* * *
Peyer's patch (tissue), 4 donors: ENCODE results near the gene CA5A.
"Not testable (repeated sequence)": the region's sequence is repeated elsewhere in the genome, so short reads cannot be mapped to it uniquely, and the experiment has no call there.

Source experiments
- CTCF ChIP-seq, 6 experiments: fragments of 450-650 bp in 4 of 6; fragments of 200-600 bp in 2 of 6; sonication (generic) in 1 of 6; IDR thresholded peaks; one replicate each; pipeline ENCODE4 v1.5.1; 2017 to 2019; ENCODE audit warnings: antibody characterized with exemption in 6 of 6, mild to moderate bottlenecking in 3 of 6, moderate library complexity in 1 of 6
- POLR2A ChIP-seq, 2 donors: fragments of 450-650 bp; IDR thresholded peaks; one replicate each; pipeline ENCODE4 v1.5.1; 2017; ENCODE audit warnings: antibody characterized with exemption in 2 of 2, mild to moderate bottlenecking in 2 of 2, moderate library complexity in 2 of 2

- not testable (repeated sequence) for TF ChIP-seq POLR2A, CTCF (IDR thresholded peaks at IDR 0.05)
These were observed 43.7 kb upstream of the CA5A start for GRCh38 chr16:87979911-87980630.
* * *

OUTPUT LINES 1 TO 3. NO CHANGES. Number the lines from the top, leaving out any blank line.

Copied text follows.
Peyer's patch (tissue), 4 donors: ENCODE results near the gene CA5A.
"Not testable (repeated sequence)": the region's sequence is repeated elsewhere in the genome, so short reads cannot be mapped to it uniquely, and the experiment has no call there.

Source experiments